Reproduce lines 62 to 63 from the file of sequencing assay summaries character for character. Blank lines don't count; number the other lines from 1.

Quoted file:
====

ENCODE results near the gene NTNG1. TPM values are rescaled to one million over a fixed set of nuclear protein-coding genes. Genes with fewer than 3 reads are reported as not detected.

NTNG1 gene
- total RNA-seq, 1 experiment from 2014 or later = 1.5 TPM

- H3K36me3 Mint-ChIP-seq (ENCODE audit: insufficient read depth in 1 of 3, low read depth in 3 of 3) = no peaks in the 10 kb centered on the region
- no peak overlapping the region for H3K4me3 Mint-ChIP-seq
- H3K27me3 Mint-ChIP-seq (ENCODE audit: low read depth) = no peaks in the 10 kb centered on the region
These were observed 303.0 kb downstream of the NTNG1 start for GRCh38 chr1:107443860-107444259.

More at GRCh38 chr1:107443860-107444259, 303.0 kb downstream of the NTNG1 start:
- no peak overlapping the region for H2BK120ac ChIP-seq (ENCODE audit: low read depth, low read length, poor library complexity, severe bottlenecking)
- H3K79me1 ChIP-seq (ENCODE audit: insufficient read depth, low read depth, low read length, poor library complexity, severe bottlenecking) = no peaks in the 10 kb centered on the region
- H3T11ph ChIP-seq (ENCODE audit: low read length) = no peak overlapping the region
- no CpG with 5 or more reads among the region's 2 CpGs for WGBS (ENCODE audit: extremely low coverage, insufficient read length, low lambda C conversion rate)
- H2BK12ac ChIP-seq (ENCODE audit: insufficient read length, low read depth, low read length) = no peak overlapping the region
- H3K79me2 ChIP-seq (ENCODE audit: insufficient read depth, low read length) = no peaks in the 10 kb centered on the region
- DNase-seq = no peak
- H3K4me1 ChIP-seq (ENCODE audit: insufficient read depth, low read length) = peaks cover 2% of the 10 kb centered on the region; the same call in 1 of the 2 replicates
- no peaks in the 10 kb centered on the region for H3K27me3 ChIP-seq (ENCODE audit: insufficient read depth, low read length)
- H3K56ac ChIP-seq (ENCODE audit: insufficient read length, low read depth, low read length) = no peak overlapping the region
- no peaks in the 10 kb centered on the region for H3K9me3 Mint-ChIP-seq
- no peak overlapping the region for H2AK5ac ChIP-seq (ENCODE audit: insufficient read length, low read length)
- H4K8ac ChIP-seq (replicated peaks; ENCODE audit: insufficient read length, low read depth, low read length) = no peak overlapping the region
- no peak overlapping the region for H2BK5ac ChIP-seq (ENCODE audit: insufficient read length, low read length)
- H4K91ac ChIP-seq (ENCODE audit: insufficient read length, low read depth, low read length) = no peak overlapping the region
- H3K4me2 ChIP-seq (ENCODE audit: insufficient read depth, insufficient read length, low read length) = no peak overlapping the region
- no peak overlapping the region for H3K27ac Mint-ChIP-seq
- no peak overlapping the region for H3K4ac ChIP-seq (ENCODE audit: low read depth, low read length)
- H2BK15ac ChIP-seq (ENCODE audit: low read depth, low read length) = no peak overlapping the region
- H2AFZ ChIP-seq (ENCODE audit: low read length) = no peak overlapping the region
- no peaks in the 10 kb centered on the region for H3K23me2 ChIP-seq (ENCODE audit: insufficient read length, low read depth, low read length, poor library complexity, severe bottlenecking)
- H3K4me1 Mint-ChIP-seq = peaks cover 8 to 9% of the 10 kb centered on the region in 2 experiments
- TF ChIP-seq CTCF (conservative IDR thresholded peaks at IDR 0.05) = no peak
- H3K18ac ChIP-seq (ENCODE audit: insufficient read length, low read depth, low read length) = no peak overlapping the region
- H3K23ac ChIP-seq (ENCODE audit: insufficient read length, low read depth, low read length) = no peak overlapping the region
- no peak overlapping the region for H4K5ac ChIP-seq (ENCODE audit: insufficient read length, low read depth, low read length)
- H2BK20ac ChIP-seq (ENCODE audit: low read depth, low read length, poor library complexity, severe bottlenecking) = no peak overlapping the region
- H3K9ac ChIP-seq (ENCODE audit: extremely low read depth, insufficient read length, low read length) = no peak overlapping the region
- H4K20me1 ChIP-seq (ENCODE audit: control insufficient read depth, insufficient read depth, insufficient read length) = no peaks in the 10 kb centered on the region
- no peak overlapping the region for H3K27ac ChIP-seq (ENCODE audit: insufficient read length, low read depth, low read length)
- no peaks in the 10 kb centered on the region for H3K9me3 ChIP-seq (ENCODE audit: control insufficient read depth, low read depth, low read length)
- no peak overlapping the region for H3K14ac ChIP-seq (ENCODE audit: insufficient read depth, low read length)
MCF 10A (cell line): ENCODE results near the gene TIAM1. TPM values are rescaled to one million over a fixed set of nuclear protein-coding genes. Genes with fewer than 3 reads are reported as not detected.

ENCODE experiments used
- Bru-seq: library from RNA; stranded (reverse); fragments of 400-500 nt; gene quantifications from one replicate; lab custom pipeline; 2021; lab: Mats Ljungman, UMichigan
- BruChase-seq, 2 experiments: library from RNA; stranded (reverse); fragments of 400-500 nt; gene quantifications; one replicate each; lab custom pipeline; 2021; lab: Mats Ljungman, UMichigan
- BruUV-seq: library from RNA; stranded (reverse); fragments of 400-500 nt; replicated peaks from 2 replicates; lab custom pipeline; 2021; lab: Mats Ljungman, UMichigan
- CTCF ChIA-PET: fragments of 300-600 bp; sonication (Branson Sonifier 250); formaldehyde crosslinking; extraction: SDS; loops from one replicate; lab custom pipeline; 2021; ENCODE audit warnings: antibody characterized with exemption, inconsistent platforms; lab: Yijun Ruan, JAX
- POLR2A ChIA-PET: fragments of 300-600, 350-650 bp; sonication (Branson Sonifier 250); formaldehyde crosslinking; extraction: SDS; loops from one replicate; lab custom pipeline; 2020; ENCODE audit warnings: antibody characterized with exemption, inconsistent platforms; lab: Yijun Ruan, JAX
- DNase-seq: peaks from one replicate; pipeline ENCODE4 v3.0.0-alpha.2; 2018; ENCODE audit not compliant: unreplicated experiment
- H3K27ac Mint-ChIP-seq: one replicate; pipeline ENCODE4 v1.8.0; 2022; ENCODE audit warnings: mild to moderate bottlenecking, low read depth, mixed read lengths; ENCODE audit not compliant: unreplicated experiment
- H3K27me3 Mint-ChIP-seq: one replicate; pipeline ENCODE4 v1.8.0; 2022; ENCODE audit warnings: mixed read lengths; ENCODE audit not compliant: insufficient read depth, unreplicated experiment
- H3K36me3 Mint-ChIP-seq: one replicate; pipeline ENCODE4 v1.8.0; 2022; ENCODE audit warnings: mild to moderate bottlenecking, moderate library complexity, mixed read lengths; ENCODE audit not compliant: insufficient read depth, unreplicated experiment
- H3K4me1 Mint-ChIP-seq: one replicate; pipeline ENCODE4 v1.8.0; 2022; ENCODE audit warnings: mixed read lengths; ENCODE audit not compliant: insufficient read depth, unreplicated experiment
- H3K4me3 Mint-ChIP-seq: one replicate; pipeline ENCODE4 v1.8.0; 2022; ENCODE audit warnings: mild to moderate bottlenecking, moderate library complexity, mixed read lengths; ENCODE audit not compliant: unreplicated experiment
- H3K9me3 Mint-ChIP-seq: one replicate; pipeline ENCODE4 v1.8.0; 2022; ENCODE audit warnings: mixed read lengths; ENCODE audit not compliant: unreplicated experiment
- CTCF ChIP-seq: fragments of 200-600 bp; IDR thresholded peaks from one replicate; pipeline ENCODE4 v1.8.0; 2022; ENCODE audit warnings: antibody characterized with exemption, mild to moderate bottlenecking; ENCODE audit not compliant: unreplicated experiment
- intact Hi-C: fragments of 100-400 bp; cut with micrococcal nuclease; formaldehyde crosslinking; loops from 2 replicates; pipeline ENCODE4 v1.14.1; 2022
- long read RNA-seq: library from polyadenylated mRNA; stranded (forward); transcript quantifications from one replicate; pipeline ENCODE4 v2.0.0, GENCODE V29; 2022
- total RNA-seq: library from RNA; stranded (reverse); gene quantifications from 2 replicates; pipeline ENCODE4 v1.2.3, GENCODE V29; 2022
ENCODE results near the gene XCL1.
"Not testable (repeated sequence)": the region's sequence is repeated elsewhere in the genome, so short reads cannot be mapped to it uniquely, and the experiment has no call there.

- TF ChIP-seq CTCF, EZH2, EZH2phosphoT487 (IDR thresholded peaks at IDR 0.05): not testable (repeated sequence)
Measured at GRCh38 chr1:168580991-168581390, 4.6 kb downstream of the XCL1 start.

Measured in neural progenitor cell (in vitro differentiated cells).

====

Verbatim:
Measured at GRCh38 chr1:168580991-168581390, 4.6 kb downstream of the XCL1 start.

Measured in neural progenitor cell (in vitro differentiated cells).